What Should I Do After a Car Accident in Tennessee?

If you are in an automobile accident and it wasn’t your fault, you may be entitled to compensation for any injuries, bills, etc. that may accrue during your recovery, as well as compensation for any pain and suffering that you may endure. The basis of an automobile accident lawsuit lies in the legal theory of “negligence.” There are four elements of a negligence claim: (1) there must be a duty of care to act in a certain manner; (2) an individual must breach that duty in some way; (3) the breach must cause some injury; and (4) the injured individual must suffer damages as a result. Let’s use the following hypothetical to demonstrate a negligence claim:

Suzy Homemaker is driving her minivan down the interstate just outside of town. Suzy comes to a stop at a stop sign. Looking in her rear view mirror, she notices that a red sports car is bearing down on her vehicle at a dangerous rate. The driver of the sports car looks up from his phone just in time to slam on his brakes, but it’s too late. The sports car crashes into Suzy’s vehicle, throwing her violently about the interior of the car.

The Duty of Care
A duty of care is the legal obligation owed by one person to another to conform to a reasonable person standard of care for the protection against unreasonable risks of harm. On the road, all drivers owe other drivers the duty to drive safely and obey all traffic laws and regulations. Therefore, drivers are expected to follow traffic laws, maintain control of their vehicles, and properly use all vehicle equipment.

Rodney “Hot Rod” Stevens is taking his new Mustang for a ride down the interstate. When he merges onto the interstate, he notices a high volume of traffic around him. Whether Hot Rod knows it or not, he owes a duty of care to every other driver on the road to drive safely and to follow the rules of the road.

Breach
To breach the duty of care simply means to fail to act in the manner required by that duty. On the road, a driver breaches the duty of care owed to other drivers when he fails to drive safely or fails to follow the rules of the road, among other things. Examples of drivers breaching the duty of care owed to other drivers include: running a red light; speeding; failing to maintain a lane of travel; and driving recklessly. When a driver acts in this manner, he fails to live up to his duty of care and has therefore breached that duty. However, simply breaching a duty of care is not enough to create an action in negligence.

Hot Rod reaches the outskirts of town and traffic thins out. When he notices no other drivers around, he puts his pedal to the metal,  reaching about ninety miles per hour. At this point, Hot Rod has most likely breached his duty of care to follow the rules of the road. However, no one else is around, so the remaining elements of a negligence claim have not been satisfied… yet.

Causation
To establish negligence, a breach of a duty of care must cause some kind of damages. There are two key types of causation: (1) actual causation,  i.e., the injury would not have occurred but for the breach; and (2) proximate causation, i.e., the injury must be the natural and direct consequence of the breach. If the injury would not have occurred without the breach and the injury is a natural consequence of the breach, then the injury is most likely caused by the breach.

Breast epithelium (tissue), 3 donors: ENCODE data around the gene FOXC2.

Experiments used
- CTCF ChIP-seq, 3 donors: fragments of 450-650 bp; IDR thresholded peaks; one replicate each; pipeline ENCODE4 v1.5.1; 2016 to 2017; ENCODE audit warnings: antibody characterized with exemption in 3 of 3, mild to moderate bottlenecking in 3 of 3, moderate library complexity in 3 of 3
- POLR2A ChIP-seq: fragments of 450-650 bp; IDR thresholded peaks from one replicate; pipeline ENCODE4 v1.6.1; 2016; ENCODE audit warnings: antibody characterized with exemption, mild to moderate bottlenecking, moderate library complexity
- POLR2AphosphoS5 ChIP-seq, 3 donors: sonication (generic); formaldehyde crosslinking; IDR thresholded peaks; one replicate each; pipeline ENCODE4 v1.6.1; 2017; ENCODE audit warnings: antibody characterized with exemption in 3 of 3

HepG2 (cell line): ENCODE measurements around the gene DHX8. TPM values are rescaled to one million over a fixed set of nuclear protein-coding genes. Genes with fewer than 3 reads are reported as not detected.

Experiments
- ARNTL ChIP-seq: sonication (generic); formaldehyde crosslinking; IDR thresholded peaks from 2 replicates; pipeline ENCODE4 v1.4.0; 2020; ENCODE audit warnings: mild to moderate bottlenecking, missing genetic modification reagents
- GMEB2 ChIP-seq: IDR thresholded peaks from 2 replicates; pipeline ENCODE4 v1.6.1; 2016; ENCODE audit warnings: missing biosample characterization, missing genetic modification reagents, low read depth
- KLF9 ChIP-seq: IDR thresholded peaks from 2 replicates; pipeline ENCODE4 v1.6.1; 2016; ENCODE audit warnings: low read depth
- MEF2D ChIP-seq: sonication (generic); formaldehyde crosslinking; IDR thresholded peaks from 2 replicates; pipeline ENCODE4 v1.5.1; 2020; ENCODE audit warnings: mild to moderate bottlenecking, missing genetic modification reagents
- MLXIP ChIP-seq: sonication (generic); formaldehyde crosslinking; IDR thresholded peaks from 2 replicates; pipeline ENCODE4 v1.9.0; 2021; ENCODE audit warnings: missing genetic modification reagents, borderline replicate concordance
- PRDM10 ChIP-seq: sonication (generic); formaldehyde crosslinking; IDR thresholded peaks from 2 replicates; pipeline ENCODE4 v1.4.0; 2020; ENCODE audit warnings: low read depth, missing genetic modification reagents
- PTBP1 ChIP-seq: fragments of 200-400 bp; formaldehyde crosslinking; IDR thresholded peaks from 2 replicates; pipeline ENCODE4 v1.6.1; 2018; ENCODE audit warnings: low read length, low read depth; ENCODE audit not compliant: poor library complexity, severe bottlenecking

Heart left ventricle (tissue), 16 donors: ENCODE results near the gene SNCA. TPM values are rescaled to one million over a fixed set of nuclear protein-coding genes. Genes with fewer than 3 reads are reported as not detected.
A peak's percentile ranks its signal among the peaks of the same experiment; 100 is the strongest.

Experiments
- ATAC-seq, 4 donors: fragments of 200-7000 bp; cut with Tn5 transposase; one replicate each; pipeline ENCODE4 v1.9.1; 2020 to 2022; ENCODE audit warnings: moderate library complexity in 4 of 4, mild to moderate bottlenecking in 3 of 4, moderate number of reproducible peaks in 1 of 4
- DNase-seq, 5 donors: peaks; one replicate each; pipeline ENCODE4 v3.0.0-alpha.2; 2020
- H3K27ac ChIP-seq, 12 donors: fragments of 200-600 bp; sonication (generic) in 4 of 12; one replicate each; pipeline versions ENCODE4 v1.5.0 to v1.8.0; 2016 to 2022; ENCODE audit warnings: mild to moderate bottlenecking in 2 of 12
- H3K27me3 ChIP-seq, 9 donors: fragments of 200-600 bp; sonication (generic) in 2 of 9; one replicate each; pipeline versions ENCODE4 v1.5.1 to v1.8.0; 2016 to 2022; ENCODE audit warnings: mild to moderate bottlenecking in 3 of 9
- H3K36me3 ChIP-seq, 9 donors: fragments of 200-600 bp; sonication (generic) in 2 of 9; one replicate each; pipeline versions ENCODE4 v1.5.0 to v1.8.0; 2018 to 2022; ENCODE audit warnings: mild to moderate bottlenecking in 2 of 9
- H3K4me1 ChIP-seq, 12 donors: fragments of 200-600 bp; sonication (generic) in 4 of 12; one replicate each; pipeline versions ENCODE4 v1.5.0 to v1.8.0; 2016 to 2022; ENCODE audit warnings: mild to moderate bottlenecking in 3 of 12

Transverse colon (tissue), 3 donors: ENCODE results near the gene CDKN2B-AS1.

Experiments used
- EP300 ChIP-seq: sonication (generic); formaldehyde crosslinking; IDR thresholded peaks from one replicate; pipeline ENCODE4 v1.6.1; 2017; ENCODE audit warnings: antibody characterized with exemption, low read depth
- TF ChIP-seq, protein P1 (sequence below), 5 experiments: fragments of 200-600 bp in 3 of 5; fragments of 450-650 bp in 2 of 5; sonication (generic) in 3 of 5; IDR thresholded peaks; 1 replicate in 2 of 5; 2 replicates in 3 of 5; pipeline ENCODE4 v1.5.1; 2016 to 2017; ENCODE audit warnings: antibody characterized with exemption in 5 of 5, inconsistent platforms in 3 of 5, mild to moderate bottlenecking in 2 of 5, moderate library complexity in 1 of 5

Hot Rod is still cruising on the outskirts of town. As he reaches the peak of a hill, he looks down at his cell phone. When he looks up, he sees a minivan stopped at a stop sign. He slams on the brakes, but can’t stop his vehicle in time, crashing into the minivan. If the driver of the minivan suffers any injuries as a result of the collision, those injuries are most likely caused by Hot Rod breaching his duty of care. The collision is the actual cause of the injuries, i.e., the injuries would not have occurred without the collision, and the collision is the proximate cause of the injuries, i.e., the injuries are a natural consequence of a violent collision.

Damages
As mentioned above, any breach of a duty of care must cause some kind of damages. There are several different types of damages; however, the two main categories of damages are economic damages and non-economic damages. Economic damages include those damages that can be measured by monetary value, such as medical bills and repair bills. Non-economic damages include those damages that cannot be measured by monetary value, such as emotional pain, psychological damage, and suffering. A victim in a car accident may be entitled to compensation for both types of damages.

Suzy Homemaker suffers from a laceration on her forehead as a result of the collision. Her minivan is also totaled. Suzy treats at the local emergency room and has her car repaired. However, she suffers nightmares as a result of the collision. Suzy’s medical bills and repair bills are an example of economic damages. Her nightmares and emotional suffering are an example of non-economic damages. Suzy may be entitled to compensation for both types of damages.

Conclusion
Hopefully you now understand why an individual who gets in a car accident through no fault of their own may be entitled to recover compensation for their injuries, bills, etc. The bottom line is that every driver on the road owes every other driver a duty of care to drive in a safe and reasonable manner. If one driver breaches that duty and causes injuries to another driver, then he has acted negligently and may have to compensate the innocent driver for his negligent behavior.